How to prepare your USB flash drive for presentation emergencies

5 December 2010

Technical emergencies for a presenter using a pc come in all shapes and sizes.  Most presenters like to travel with their notebook computer and connect it to the projector in the meeting room, conference center or classroom.

But what if your computer fails or breaks?

Most presenters also carry a USB flash drive (also called pen drives or USB sticks) with a backup copy of the presentation. An excellent idea. This of course assumes there will be another pc available (with the same operating system as yours)  that can be connected to the projection system.

Should you feel safe with a backup copy of your slides on a USB stick?

I have found that this is not always sufficient.

Carrying your PowerPoint presentation on a memory stick may not be enough to recreate the presentation “system” that you have on your laptop.  Your laptop is configured to correctly show videos of different types (Windows Media, Quicktime, …) , play DVDs, and has a copy of your presentation software that is aligned with your presentation.  Someone else’s pc may not be configured to play the QuickTime videos you want to show, or the DVDs, or may not have PowerPoint installed. Classrooms frequently have old notebook pc’s  connected to the projection system, with older operating systems that may not have the features you have on your pc.

Luckily some programs can be quickly installed.

This is the case with the Apple QuickTime Player and the Microsoft PowerPoint viewer.

But… have you ever considered that the pc you might be using for the emergency may not have administrative rights, and therefore it will not allow software installation? What happens then?  Will you find a technical support person in time to change access rights to the pc and allow you to do this?  Probably not, if it’s an emergency situation. I have seen this happen, so you need to be prepared.

I have recently coached a customer who needed to prepare PowerPoint presentations and who also wished to travel only with a USB flash drive, but be ready for all kinds of emergencies. The solution I developed for him consisted in customizing his USB pen drive with portable programs. Here are two useful programs that run from your flash drive:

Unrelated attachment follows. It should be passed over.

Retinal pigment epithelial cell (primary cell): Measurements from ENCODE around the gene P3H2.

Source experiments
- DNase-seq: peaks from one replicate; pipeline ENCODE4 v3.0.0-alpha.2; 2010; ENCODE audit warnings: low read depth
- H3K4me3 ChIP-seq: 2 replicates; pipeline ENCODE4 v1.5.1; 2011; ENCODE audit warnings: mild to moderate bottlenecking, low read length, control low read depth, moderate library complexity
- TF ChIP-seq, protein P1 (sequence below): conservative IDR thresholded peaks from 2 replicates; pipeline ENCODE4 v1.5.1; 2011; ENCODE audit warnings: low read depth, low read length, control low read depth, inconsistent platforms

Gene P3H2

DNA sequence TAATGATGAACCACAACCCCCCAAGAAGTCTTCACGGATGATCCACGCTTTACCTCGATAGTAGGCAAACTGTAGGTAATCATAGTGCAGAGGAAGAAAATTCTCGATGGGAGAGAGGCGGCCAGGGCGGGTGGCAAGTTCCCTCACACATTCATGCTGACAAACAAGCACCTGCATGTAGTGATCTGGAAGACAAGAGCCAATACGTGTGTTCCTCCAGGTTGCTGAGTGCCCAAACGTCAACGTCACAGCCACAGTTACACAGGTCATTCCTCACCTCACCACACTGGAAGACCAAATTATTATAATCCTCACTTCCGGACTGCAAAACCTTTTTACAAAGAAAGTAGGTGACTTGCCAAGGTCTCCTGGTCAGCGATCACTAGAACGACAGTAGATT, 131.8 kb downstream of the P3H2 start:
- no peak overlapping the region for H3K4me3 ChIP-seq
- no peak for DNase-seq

VLC is a well-known media player that comes in a portable version.It supports various audio and video formats (MPEG-1, MPEG-2, MPEG-4, DivX, XviD, WMV, mp3, ogg, …) as well as DVDs, VCDs, and various streaming protocols.

PowerPoint Viewer

Microsoft offers free PowerPoint viewers for versions 2003, 2007 and 2010. The 2010 Microsft PowerPoint Viewer can also view presentations created with previous versions.  Unfortunately though the viewer cannot be installed to a portable drive. It must be installed to a target pc and requires around 270MB of hard disk space.  There is a work-around for this, if you have a version of PowerPoint on your pc (which you should, if it’s your presentation software): use the “Package to CD” command in PowerPoint 2003 and 2007.  The resulting installation also has the advantage of taking much, much less space (approximately 6 MB).  A similar feature exists in PowerPoint 2013. Look under File→Export→Package Presentation for CD.  Not all PowerPoint 2013 features are supported by the viewer, so try the package before venturing out for your next presentation.

There are many other programs that can be run from flash drives. is an open and free platform with many programs designed to be installed on USB memory sticks or other portable memory devices.  It even has a menu system to make them easily accessible. It’s worth taking a look!  A program to unzip files, an antivirus program and a personalized browser could also come in handy.

To avoid other types of technical problems when presenting, take a look at my free checklist: “15 Secrets for Impeccable Presentations.” No registration is required, but the tips can save you from disasters that might occur during your next presentation.

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  4. Born too soon. At 79 I am scheduled to make 2 presentations at McGill University [Montreal, QC] to a group of 25+.

    Not being scientifically oriented I know ZIP about the production, set-up, delivery. [My son gave a USB-lovely little thing]

    The last time I gave a lecture it cost me $400.00 U.S.$! to hire a wizard.
    Any simple instructions-if possible- would be appreciated.
    Many thanks


  5. Tell me what you need and I’ll see how I can help.